Justin Verlander has gone 10-1 in the second half to emerge as the clear front-runner for the AL Cy Young award, but his 3.00 ERA since the All-Star break actually ranks “only” 22nd among all pitchers with at least 50 innings.
Here are the MLB leaders in ERA since the break:
Clayton Kershaw 75 1.44
Cliff Lee 66 1.76
Ian Kennedy 74 1.95
Ervin Santana 85 2.13
Tim Lincecum 67 2.16
Jon Lester 58 2.18
Jeremy Hellickson 61 2.37
Zack Greinke 74 2.42
Matt Cain 77 2.47
Tim Hudson 76 2.50
Not a whole lot of surprises on that list. Clayton Kershaw and Cliff Lee have been amazing all season, and along with Roy Halladay are basically neck-and-neck atop the NL Cy Young race right now.
And here are the worst ERAs since the All-Star break:
A.J. Burnett 53 7.81
Brian Duensing 51 7.76
Trevor Cahill 55 6.67
Jason Vargas 59 6.56
Brad Penny 51 6.49
My favorite stat: A.J. Burnett has allowed 46 earned runs in 53 innings since the break. Kershaw has allowed 56 earned runs in 206 innings all season.
Yankees first baseman Greg Bird gave his team tons of confidence to hand him the everyday job at first base to start the 2017 regular season, batting .451/.556/1.098 with eight home runs in 51 spring at-bats. But he’s followed that up by hitting .107/.254/.214 through the first month of the regular season.
GM Brian Cashman doesn’t have any intent to demote Bird back to Triple-A Scranton/Wilkes-Barre, MLB.com’s Bryan Hoch reports. Cashman said, “It’s not even an option for me in my mind right now, at all.”
Bird didn’t start Sunday’s game against the Orioles, a 7-4 loss in 11 innings. Lefty Wade Miley started for the Orioles, prompting manager Joe Girardi to put Chris Carter into the lineup at first base. If Bird isn’t able to figure things out, Carter might have an increased role on the team.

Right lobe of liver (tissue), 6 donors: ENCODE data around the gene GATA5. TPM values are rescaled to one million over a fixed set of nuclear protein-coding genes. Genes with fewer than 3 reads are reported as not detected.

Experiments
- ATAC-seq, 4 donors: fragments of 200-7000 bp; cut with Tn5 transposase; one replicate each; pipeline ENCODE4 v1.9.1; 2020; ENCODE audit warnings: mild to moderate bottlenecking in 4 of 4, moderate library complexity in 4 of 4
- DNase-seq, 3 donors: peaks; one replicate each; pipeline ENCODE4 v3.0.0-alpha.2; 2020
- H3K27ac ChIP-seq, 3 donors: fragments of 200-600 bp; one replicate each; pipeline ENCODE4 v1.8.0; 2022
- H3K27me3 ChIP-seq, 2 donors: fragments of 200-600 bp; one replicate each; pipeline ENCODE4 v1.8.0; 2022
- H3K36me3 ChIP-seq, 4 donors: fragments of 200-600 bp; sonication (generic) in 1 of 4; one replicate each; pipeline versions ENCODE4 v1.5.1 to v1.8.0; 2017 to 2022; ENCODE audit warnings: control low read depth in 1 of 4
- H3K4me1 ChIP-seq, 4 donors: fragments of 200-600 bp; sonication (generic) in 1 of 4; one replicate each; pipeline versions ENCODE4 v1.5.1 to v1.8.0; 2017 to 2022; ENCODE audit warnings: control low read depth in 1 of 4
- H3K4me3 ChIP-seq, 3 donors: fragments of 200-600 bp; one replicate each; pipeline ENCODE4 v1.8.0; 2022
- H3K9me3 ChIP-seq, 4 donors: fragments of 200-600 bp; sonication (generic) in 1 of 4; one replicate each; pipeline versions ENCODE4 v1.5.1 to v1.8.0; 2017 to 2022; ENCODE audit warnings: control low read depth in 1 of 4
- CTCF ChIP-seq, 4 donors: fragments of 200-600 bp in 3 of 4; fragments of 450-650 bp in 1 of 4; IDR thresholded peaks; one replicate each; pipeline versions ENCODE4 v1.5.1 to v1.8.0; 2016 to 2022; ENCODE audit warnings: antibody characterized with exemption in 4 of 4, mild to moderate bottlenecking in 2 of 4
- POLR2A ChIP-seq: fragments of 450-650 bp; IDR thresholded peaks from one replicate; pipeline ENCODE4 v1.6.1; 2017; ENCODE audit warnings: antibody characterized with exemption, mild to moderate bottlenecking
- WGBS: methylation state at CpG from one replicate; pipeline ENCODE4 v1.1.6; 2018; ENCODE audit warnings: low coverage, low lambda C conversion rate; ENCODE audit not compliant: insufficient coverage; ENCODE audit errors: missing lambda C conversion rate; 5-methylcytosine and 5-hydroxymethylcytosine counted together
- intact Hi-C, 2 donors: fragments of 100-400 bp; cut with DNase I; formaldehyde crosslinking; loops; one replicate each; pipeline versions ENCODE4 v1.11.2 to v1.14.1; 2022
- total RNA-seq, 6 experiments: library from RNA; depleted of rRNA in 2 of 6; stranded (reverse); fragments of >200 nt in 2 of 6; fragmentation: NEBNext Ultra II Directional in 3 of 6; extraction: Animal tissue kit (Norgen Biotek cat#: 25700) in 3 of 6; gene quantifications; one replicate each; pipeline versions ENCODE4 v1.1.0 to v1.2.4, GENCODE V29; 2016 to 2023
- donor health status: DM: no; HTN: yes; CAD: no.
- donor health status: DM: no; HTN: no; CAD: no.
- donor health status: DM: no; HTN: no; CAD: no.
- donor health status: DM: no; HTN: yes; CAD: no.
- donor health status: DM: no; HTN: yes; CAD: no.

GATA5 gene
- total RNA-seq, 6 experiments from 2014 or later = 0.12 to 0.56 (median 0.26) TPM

Rays starter Chris Archer threw his first pitch to Blue Jays outfielder Jose Bautista behind the slugger’s back with one out in the first inning of Sunday afternoon’s game in Toronto. Bautista and Archer then had a staredown. Home plate umpire Jim Wolf issued warnings to both teams. Bautista ultimately flied out to right field and he appeared to have a quick word with Archer on his way back to the dugout.
Archer could have been exacting revenge — euphemistically known as “protecting his teammate” — because Jays reliever Joe Biagini hit Rays outfielder Steven Souza in the seventh inning of Saturday’s game. Souza was forced to leave the game and underwent an X-ray, which came back negative. He was held out of Sunday’s lineup. Biagini’s pitch did not appear to be intentional.
The Jays won Sunday’s contest 3-1 with no further incident. The two clubs meet again in Tampa for a three-game series starting on May 5, so we’ll see if Sunday was the last of the bad blood between them.